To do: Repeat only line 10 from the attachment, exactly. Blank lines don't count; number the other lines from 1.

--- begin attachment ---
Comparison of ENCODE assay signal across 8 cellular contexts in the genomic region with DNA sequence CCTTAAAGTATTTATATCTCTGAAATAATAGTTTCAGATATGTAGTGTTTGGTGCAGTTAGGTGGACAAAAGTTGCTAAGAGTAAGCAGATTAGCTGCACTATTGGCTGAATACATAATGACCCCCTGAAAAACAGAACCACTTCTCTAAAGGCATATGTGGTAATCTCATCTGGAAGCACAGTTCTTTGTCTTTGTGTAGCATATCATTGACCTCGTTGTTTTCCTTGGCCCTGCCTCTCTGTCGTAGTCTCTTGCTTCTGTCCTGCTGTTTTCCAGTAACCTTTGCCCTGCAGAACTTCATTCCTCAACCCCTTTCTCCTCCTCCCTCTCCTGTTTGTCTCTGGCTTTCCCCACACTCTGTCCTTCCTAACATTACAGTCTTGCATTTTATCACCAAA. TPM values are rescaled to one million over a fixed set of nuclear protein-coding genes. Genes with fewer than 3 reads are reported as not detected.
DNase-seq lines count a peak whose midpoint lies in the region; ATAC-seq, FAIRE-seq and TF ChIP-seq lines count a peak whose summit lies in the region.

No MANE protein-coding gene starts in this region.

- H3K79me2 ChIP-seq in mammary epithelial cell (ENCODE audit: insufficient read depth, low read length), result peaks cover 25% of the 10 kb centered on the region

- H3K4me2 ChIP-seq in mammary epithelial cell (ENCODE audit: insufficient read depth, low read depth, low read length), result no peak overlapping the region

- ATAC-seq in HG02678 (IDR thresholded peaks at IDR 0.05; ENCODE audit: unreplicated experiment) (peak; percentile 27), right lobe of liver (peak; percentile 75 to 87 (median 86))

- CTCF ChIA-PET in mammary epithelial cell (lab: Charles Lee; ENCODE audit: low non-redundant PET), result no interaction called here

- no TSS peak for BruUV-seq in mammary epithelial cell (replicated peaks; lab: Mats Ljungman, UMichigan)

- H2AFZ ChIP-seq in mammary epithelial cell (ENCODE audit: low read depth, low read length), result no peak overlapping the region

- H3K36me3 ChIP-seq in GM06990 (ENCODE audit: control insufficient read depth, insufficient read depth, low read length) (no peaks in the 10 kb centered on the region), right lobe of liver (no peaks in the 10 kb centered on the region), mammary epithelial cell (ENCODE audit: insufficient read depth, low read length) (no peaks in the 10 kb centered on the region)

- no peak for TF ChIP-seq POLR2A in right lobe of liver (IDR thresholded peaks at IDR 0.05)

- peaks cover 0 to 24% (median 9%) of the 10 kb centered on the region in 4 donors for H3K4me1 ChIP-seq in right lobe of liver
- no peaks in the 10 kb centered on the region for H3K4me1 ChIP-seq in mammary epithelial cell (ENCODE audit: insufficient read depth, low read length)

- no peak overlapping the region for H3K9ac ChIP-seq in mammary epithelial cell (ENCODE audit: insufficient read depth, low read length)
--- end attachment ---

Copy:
- H3K36me3 ChIP-seq in GM06990 (ENCODE audit: control insufficient read depth, insufficient read depth, low read length) (no peaks in the 10 kb centered on the region), right lobe of liver (no peaks in the 10 kb centered on the region), mammary epithelial cell (ENCODE audit: insufficient read depth, low read length) (no peaks in the 10 kb centered on the region)